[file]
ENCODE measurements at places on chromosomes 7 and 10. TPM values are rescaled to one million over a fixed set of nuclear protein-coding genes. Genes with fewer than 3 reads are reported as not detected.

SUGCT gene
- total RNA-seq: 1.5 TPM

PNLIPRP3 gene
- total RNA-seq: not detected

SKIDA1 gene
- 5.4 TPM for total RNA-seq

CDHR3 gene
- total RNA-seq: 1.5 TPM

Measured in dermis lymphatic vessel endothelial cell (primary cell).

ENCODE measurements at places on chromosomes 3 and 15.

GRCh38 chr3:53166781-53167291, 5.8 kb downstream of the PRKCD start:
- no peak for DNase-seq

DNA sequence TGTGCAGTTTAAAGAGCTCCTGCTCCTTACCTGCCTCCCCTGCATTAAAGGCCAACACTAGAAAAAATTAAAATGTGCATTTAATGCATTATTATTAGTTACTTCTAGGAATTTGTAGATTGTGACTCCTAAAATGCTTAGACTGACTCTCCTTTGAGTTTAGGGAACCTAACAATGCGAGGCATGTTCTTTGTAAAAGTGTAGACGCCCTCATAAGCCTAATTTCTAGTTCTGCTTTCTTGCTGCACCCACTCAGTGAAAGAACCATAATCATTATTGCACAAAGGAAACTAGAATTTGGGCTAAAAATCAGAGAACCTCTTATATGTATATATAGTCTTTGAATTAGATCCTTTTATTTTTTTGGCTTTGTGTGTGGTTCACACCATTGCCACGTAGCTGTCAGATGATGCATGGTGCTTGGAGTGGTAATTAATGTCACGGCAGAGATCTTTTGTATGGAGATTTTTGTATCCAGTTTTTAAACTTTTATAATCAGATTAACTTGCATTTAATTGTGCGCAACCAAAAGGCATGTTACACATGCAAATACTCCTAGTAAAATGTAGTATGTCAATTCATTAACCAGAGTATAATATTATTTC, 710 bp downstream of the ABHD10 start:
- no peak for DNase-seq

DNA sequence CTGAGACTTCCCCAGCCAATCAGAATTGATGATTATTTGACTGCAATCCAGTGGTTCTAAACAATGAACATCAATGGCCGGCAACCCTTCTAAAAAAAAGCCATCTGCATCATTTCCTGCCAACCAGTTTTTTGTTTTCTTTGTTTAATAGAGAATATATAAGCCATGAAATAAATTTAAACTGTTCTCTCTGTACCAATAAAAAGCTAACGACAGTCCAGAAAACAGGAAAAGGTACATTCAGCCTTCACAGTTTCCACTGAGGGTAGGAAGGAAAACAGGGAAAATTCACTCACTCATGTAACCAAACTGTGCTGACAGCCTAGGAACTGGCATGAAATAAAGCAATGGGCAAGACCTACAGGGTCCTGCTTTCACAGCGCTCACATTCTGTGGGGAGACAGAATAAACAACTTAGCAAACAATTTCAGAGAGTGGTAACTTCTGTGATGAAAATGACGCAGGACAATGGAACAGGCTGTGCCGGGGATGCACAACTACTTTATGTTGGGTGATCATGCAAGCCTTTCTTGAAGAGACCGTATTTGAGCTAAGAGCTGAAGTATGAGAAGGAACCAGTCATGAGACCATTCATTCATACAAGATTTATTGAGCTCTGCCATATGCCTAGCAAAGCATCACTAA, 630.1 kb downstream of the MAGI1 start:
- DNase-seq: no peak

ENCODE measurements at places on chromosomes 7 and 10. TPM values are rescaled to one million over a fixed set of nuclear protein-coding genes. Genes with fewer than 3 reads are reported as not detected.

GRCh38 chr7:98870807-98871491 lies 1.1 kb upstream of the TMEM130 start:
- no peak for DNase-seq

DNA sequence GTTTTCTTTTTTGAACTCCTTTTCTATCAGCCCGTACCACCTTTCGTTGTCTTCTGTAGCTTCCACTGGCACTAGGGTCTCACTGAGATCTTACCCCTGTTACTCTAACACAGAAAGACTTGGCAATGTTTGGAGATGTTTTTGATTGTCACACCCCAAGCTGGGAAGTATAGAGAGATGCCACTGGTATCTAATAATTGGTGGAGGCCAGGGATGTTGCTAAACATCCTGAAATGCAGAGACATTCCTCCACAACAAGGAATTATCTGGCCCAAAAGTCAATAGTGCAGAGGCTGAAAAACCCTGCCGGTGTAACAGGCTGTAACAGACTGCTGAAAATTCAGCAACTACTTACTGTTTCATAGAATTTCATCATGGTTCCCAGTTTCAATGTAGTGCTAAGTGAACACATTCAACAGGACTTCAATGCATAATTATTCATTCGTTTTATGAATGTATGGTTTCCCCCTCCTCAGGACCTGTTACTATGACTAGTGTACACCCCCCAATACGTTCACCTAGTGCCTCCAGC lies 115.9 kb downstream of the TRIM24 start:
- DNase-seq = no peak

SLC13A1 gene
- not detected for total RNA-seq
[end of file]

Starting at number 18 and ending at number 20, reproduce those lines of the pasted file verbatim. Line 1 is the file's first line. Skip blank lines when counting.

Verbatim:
ENCODE measurements at places on chromosomes 7 and 10. TPM values are rescaled to one million over a fixed set of nuclear protein-coding genes. Genes with fewer than 3 reads are reported as not detected.

GRCh38 chr7:98870807-98871491 lies 1.1 kb upstream of the TMEM130 start:
- no peak for DNase-seq